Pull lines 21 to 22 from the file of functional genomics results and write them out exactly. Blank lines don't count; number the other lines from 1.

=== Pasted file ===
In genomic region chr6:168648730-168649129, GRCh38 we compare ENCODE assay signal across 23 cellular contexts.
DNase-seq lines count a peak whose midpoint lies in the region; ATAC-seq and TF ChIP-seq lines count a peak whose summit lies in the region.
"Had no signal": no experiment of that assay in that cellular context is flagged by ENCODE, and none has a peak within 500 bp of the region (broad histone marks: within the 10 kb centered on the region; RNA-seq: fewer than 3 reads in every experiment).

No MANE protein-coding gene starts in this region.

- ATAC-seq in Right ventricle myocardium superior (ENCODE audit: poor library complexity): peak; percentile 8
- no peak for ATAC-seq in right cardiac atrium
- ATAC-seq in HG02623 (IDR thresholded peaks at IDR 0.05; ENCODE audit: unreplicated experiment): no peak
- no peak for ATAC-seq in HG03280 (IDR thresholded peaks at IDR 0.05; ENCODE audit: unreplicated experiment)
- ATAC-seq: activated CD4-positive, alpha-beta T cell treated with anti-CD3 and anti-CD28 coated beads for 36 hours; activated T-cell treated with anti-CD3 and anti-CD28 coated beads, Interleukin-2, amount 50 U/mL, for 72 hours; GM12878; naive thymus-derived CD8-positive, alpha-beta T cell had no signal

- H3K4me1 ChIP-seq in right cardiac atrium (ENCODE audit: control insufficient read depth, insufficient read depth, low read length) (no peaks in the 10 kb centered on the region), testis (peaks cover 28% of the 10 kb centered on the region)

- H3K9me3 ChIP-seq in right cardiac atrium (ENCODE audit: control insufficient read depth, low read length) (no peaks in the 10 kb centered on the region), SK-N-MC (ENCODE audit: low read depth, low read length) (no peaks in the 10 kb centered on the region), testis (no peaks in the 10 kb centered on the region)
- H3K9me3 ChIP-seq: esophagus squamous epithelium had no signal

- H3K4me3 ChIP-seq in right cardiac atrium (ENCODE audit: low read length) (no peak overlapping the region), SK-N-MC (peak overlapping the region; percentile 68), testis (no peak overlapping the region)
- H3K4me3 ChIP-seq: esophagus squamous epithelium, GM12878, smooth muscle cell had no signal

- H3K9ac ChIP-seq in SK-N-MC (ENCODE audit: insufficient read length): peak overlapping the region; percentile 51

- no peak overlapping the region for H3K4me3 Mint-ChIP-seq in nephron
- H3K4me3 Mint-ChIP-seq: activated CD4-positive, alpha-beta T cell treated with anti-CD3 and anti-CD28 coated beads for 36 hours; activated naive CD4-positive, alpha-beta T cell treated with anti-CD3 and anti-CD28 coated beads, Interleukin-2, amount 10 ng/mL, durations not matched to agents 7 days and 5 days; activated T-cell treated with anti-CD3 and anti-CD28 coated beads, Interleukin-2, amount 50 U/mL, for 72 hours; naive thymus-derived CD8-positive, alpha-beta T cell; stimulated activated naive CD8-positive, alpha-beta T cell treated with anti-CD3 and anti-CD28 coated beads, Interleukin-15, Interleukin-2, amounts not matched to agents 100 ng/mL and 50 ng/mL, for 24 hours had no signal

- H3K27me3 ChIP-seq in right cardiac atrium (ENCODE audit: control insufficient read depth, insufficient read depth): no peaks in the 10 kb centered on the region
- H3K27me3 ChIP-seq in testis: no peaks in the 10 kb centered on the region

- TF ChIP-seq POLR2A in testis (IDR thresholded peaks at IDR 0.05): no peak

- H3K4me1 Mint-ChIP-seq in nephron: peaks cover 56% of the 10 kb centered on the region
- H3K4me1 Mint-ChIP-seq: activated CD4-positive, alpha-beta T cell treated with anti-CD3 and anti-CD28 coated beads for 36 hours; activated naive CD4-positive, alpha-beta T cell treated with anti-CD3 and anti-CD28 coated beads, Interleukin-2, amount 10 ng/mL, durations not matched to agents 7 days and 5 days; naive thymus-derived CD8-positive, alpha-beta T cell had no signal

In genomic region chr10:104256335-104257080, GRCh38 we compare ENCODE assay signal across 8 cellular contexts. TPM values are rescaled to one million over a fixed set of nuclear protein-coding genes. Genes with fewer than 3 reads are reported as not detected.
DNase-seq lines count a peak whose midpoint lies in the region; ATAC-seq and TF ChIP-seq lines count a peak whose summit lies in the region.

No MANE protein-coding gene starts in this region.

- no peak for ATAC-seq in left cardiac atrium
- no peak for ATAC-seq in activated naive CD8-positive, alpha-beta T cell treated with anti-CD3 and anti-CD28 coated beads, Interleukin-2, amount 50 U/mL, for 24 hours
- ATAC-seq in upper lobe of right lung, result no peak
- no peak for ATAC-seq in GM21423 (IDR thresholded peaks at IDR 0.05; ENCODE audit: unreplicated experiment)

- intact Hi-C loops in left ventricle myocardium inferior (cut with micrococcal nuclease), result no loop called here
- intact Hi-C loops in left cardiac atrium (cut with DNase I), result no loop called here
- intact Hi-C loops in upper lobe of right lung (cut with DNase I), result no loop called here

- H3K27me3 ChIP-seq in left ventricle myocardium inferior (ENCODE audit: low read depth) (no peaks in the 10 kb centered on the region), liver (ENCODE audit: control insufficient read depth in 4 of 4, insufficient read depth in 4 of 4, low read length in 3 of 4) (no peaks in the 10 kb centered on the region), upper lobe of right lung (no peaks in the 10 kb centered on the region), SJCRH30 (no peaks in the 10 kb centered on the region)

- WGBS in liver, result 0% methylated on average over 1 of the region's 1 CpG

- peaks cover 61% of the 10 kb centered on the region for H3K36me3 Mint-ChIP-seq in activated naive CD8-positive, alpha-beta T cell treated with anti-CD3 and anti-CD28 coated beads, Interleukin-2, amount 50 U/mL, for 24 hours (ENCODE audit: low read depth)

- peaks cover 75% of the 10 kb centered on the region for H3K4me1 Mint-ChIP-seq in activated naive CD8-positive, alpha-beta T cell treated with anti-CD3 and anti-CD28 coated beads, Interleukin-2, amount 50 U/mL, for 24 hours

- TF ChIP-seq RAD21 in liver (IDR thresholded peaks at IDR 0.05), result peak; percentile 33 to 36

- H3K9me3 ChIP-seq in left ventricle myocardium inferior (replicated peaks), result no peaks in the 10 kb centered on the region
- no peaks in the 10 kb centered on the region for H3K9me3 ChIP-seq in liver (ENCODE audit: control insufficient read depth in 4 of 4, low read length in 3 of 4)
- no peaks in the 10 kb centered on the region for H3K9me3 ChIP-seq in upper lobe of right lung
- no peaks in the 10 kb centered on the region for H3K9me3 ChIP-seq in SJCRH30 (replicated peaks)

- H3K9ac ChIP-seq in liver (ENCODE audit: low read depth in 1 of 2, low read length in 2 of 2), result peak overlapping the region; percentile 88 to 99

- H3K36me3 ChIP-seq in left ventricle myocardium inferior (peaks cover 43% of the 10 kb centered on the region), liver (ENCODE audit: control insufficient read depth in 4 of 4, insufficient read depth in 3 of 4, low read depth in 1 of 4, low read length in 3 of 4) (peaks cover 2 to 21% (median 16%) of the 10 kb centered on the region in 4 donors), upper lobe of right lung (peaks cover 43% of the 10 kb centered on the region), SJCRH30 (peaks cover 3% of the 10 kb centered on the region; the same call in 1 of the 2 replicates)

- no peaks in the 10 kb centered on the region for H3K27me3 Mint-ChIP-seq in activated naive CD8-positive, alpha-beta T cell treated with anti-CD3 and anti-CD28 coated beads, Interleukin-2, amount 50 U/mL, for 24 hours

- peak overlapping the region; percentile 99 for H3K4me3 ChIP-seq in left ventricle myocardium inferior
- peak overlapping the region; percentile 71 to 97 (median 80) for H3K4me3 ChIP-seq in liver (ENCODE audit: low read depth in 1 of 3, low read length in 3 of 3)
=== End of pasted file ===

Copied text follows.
- H3K4me1 Mint-ChIP-seq in nephron: peaks cover 56% of the 10 kb centered on the region
- H3K4me1 Mint-ChIP-seq: activated CD4-positive, alpha-beta T cell treated with anti-CD3 and anti-CD28 coated beads for 36 hours; activated naive CD4-positive, alpha-beta T cell treated with anti-CD3 and anti-CD28 coated beads, Interleukin-2, amount 10 ng/mL, durations not matched to agents 7 days and 5 days; naive thymus-derived CD8-positive, alpha-beta T cell had no signal